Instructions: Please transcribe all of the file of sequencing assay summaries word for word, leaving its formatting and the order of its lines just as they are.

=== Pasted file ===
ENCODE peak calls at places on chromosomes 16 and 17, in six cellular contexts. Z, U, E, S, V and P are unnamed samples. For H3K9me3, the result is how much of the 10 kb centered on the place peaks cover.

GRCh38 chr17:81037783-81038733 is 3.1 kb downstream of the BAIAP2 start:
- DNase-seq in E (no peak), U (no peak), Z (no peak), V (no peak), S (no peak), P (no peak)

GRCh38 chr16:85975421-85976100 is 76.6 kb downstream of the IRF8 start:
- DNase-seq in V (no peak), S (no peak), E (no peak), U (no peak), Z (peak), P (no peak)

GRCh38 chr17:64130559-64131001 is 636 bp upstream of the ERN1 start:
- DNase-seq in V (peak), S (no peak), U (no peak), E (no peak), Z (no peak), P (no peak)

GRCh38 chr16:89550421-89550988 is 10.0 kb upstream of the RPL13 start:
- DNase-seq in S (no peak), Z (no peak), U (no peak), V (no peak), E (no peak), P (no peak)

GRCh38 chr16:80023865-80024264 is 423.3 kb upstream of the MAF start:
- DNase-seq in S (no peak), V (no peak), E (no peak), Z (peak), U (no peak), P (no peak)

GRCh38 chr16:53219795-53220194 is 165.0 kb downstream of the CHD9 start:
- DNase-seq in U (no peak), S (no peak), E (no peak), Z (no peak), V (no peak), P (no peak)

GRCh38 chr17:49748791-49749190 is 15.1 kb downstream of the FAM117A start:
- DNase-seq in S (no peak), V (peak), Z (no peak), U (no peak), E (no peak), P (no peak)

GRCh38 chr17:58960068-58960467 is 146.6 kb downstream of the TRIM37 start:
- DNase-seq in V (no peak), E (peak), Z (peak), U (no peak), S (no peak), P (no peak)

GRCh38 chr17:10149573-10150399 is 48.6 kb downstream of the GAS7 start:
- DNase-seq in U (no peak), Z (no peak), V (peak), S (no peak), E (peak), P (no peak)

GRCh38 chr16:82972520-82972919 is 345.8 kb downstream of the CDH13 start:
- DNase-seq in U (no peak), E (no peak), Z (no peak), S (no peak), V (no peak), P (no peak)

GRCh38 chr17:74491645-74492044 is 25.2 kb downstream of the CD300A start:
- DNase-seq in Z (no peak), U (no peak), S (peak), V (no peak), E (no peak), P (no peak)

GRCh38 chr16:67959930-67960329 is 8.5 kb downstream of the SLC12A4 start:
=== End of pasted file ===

ENCODE peak calls at places on chromosomes 16 and 17, in six cellular contexts. Z, U, E, S, V and P are unnamed samples. For H3K9me3, the result is how much of the 10 kb centered on the place peaks cover.

GRCh38 chr17:81037783-81038733 is 3.1 kb downstream of the BAIAP2 start:
- DNase-seq in E (no peak), U (no peak), Z (no peak), V (no peak), S (no peak), P (no peak)

GRCh38 chr16:85975421-85976100 is 76.6 kb downstream of the IRF8 start:
- DNase-seq in V (no peak), S (no peak), E (no peak), U (no peak), Z (peak), P (no peak)

GRCh38 chr17:64130559-64131001 is 636 bp upstream of the ERN1 start:
- DNase-seq in V (peak), S (no peak), U (no peak), E (no peak), Z (no peak), P (no peak)

GRCh38 chr16:89550421-89550988 is 10.0 kb upstream of the RPL13 start:
- DNase-seq in S (no peak), Z (no peak), U (no peak), V (no peak), E (no peak), P (no peak)

GRCh38 chr16:80023865-80024264 is 423.3 kb upstream of the MAF start:
- DNase-seq in S (no peak), V (no peak), E (no peak), Z (peak), U (no peak), P (no peak)

GRCh38 chr16:53219795-53220194 is 165.0 kb downstream of the CHD9 start:
- DNase-seq in U (no peak), S (no peak), E (no peak), Z (no peak), V (no peak), P (no peak)

GRCh38 chr17:49748791-49749190 is 15.1 kb downstream of the FAM117A start:
- DNase-seq in S (no peak), V (peak), Z (no peak), U (no peak), E (no peak), P (no peak)

GRCh38 chr17:58960068-58960467 is 146.6 kb downstream of the TRIM37 start:
- DNase-seq in V (no peak), E (peak), Z (peak), U (no peak), S (no peak), P (no peak)

GRCh38 chr17:10149573-10150399 is 48.6 kb downstream of the GAS7 start:
- DNase-seq in U (no peak), Z (no peak), V (peak), S (no peak), E (peak), P (no peak)

GRCh38 chr16:82972520-82972919 is 345.8 kb downstream of the CDH13 start:
- DNase-seq in U (no peak), E (no peak), Z (no peak), S (no peak), V (no peak), P (no peak)

GRCh38 chr17:74491645-74492044 is 25.2 kb downstream of the CD300A start:
- DNase-seq in Z (no peak), U (no peak), S (peak), V (no peak), E (no peak), P (no peak)

GRCh38 chr16:67959930-67960329 is 8.5 kb downstream of the SLC12A4 start: